Charles: That’s right. This is a 2000 S silver State quarter. Actually, I had nothing to do with that choice. This was one of the original coins that came with it. I don’t know if you’ve see it in the camera, it actually has the NGC label, they cracked out a Proof 69 Ultra Cameo to put it in there. In fact, there are a few coins like that I think came with the album. There is an 1854 half dime and 1855, 1945-S nickel from MS-66 from PC, Mercury dime MS-64 Full Bands. That was the way that I kept track of what I was putting in the album. As I was cracking out coins from graded holders, so I could be assured that the coins were not cleaned or fake. I would buy certified coins, I’d break them out, I’d put them in the holder, and I would put the label on the back so that I at least had an idea of what they were at one point.

Now that’s not to say that these coins would be graded the same if they were sent back, they could have deteriorated a little bit since I pulled them out of the holders or whatever. That’s the way I did it. Now what makes this so challenging to be honest with you, is the cost– this is a prohibitively expensive United States type coin set, even if you’re not going out there and saying Gems all across the board, MS-65 everything. Well, that would be super expensive because you got to get a Gem Draped Bust cent and Draped Bust half dollar, and Trade dollar. You have to get a Gem Seated Liberty dollar and all of that. What my basic criteria for this set is, and this is why it’s taken me a long time is, for 20th-century issues, I’m looking for uncirculated preferably with luster, I would say MS-63 at a minimum, but MS-63 is totally acceptable for a Barber half dollar, any coin that would be over a couple of hundred bucks at MS-63 that is where I want to be on that.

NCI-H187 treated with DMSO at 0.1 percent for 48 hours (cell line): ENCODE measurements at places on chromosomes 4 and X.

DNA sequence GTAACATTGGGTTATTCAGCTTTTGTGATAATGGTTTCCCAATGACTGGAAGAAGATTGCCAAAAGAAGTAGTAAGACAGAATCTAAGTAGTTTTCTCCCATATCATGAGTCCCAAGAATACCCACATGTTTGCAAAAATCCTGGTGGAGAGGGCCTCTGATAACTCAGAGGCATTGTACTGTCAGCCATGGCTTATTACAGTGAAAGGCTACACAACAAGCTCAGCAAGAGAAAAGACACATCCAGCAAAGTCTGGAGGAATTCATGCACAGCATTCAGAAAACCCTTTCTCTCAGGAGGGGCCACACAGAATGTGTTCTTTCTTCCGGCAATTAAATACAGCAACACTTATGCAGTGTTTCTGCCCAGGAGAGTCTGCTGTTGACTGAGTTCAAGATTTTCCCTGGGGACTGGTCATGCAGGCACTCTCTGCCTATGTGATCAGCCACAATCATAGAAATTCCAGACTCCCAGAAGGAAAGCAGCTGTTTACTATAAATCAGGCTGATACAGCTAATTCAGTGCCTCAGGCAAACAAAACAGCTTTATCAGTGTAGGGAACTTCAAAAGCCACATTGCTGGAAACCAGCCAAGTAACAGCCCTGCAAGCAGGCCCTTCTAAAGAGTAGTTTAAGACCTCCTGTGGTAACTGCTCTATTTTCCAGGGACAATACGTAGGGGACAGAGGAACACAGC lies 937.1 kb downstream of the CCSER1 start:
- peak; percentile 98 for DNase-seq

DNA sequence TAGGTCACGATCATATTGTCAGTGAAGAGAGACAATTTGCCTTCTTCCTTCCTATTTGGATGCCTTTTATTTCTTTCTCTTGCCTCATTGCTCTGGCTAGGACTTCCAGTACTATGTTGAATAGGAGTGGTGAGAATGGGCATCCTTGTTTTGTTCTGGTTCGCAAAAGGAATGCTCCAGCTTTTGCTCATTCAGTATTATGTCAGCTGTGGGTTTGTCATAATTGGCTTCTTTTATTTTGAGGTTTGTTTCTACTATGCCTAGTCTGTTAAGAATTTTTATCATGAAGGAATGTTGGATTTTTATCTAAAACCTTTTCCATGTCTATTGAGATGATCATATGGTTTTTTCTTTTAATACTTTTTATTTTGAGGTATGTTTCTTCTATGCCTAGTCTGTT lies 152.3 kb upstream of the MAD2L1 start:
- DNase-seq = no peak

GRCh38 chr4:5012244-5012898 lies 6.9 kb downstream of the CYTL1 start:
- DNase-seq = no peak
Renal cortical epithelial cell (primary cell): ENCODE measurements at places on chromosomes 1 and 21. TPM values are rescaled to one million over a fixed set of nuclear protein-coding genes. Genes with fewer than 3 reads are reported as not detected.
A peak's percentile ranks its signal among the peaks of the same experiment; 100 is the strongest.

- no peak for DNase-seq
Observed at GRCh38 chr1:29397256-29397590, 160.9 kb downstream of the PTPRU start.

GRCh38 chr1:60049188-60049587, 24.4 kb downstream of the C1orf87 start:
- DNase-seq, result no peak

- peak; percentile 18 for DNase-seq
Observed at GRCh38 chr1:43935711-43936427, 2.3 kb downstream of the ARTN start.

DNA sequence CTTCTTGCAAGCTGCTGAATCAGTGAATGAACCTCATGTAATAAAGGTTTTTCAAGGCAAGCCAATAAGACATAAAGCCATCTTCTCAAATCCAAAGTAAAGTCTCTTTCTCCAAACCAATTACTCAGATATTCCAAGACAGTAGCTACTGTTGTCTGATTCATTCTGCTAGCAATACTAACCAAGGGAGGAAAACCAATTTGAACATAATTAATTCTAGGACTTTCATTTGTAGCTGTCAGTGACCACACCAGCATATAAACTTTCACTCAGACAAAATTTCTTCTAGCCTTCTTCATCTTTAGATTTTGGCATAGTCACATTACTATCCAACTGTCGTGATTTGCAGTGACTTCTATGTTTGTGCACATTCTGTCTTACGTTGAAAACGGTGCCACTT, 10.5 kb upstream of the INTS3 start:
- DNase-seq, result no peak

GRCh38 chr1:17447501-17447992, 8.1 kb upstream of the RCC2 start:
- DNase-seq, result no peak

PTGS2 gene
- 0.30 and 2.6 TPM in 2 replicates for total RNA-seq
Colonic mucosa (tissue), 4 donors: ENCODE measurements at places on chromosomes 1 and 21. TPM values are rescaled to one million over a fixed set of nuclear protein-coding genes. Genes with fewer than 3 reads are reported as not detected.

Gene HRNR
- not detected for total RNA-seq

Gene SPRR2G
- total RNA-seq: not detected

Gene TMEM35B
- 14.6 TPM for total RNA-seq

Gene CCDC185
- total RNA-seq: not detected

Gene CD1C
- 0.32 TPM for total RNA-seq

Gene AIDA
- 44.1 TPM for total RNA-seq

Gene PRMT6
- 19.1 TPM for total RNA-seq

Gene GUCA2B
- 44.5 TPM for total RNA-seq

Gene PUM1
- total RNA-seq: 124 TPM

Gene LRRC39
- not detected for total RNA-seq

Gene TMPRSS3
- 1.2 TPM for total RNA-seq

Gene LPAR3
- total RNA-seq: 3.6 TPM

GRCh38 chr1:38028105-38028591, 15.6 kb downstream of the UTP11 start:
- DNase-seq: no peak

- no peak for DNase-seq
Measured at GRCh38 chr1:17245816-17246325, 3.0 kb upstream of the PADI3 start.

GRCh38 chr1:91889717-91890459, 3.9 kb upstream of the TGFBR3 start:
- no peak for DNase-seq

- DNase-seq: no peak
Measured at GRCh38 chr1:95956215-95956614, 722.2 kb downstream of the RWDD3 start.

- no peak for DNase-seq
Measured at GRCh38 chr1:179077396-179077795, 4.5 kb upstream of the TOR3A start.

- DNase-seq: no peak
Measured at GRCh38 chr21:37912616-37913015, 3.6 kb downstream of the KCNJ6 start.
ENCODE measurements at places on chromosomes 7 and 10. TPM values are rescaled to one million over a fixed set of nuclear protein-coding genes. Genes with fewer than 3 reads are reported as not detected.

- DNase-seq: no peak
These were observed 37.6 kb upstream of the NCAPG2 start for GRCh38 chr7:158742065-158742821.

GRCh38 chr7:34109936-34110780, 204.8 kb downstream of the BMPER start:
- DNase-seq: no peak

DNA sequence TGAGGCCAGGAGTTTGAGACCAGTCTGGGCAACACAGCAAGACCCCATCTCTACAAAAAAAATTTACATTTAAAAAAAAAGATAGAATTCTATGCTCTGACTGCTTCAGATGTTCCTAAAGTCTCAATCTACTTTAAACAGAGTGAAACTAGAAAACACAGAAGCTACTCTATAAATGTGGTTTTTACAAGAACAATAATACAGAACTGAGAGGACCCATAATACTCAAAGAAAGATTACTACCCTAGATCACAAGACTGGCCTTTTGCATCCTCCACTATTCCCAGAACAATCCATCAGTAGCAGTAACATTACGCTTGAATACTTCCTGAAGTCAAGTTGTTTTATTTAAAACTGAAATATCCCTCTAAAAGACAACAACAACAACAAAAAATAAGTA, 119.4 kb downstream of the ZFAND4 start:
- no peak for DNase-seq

For the 19th-century issues, when I’m looking for is at a minimum AU50, AU55 kind of range. I want to see the design, but this is expensive. This would be one of those types of sets if you’re going to build it out that you plan around that you say, “Okay, well my budget is X for this, this, this coin, this coin, this coin, these are my budgets.” Then you’re going to be on the lookout when you find something that you can snag at the price you’re willing to pay. You’re not going to put this this album together overnight and you’re not going to do it for fewer than a probably less than $2000, $3,000 for low grade. If you’re going for a higher grade album over the course of many years, this could be a $10,000, $15,000 investment…